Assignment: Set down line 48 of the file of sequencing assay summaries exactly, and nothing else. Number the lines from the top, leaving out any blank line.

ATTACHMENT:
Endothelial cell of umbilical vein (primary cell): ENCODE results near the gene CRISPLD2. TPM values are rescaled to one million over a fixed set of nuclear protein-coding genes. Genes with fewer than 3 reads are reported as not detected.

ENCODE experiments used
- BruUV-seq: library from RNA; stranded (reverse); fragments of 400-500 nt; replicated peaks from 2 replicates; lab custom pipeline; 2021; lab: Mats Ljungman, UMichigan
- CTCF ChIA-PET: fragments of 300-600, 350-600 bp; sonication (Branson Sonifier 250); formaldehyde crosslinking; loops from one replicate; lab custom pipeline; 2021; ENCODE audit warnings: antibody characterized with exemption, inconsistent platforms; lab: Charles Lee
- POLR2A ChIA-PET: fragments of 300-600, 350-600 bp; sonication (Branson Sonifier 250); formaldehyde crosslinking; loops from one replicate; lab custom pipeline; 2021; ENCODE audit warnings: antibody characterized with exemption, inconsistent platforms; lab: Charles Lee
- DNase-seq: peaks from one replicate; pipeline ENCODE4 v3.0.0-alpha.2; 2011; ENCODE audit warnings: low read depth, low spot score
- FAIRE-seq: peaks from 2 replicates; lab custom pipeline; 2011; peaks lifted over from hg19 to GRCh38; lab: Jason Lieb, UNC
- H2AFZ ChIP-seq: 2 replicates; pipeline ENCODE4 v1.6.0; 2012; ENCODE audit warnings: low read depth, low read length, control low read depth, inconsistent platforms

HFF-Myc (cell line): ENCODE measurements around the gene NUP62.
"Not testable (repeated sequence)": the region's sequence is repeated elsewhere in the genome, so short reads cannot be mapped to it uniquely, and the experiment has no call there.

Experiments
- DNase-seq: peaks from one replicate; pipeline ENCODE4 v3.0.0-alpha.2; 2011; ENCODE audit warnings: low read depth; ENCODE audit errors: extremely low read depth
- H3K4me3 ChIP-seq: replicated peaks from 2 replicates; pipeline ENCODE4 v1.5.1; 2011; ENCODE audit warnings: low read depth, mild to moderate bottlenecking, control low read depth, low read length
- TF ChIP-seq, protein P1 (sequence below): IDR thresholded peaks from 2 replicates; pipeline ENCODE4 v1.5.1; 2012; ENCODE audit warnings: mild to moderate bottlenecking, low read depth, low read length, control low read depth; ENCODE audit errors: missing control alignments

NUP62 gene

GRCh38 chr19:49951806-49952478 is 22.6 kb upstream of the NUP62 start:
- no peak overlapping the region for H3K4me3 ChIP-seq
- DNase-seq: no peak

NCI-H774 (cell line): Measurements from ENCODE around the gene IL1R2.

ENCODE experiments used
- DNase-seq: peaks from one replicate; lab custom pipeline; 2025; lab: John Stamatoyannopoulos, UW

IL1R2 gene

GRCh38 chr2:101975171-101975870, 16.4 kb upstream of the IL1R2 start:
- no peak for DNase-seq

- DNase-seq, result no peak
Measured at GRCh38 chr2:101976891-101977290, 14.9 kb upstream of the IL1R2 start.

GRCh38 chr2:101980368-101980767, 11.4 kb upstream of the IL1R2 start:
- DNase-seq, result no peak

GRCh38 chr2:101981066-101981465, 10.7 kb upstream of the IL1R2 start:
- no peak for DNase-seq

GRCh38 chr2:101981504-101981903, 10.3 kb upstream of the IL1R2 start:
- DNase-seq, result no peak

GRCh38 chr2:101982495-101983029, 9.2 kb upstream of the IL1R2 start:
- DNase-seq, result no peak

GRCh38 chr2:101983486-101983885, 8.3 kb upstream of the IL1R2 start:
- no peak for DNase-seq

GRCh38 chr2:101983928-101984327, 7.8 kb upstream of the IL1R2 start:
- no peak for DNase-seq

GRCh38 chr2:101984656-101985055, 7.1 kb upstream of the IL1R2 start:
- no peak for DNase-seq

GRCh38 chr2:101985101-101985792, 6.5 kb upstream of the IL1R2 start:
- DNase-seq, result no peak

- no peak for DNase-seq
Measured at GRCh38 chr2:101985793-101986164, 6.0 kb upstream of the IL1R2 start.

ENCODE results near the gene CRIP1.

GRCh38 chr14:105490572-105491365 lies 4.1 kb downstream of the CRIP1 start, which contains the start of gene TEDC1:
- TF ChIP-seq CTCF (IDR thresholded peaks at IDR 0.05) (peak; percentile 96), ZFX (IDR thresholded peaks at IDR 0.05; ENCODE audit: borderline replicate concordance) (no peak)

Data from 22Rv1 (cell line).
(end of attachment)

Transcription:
Data from 22Rv1 (cell line).